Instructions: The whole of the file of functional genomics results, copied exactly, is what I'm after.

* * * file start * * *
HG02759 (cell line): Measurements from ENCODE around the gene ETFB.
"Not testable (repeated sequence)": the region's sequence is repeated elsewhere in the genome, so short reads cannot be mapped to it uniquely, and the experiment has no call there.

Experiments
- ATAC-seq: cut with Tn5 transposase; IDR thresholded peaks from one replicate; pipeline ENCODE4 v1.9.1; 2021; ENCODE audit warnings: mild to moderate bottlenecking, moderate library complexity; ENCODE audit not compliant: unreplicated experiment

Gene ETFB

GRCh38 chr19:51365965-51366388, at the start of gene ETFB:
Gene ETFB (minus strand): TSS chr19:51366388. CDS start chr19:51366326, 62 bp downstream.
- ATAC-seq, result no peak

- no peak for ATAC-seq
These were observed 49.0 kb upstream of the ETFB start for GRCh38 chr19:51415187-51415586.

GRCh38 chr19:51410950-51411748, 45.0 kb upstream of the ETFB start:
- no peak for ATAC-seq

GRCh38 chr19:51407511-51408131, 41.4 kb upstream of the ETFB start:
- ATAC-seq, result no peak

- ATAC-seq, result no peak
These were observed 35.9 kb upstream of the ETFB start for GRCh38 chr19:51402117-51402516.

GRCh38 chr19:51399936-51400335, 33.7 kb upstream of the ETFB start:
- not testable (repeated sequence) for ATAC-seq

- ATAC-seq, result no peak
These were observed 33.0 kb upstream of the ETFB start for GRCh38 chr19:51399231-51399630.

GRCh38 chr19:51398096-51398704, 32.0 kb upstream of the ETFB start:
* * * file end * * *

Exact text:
HG02759 (cell line): Measurements from ENCODE around the gene ETFB.
"Not testable (repeated sequence)": the region's sequence is repeated elsewhere in the genome, so short reads cannot be mapped to it uniquely, and the experiment has no call there.

Experiments
- ATAC-seq: cut with Tn5 transposase; IDR thresholded peaks from one replicate; pipeline ENCODE4 v1.9.1; 2021; ENCODE audit warnings: mild to moderate bottlenecking, moderate library complexity; ENCODE audit not compliant: unreplicated experiment

Gene ETFB

GRCh38 chr19:51365965-51366388, at the start of gene ETFB:
Gene ETFB (minus strand): TSS chr19:51366388. CDS start chr19:51366326, 62 bp downstream.
- ATAC-seq, result no peak

- no peak for ATAC-seq
These were observed 49.0 kb upstream of the ETFB start for GRCh38 chr19:51415187-51415586.

GRCh38 chr19:51410950-51411748, 45.0 kb upstream of the ETFB start:
- no peak for ATAC-seq

GRCh38 chr19:51407511-51408131, 41.4 kb upstream of the ETFB start:
- ATAC-seq, result no peak

- ATAC-seq, result no peak
These were observed 35.9 kb upstream of the ETFB start for GRCh38 chr19:51402117-51402516.

GRCh38 chr19:51399936-51400335, 33.7 kb upstream of the ETFB start:
- not testable (repeated sequence) for ATAC-seq

- ATAC-seq, result no peak
These were observed 33.0 kb upstream of the ETFB start for GRCh38 chr19:51399231-51399630.

GRCh38 chr19:51398096-51398704, 32.0 kb upstream of the ETFB start: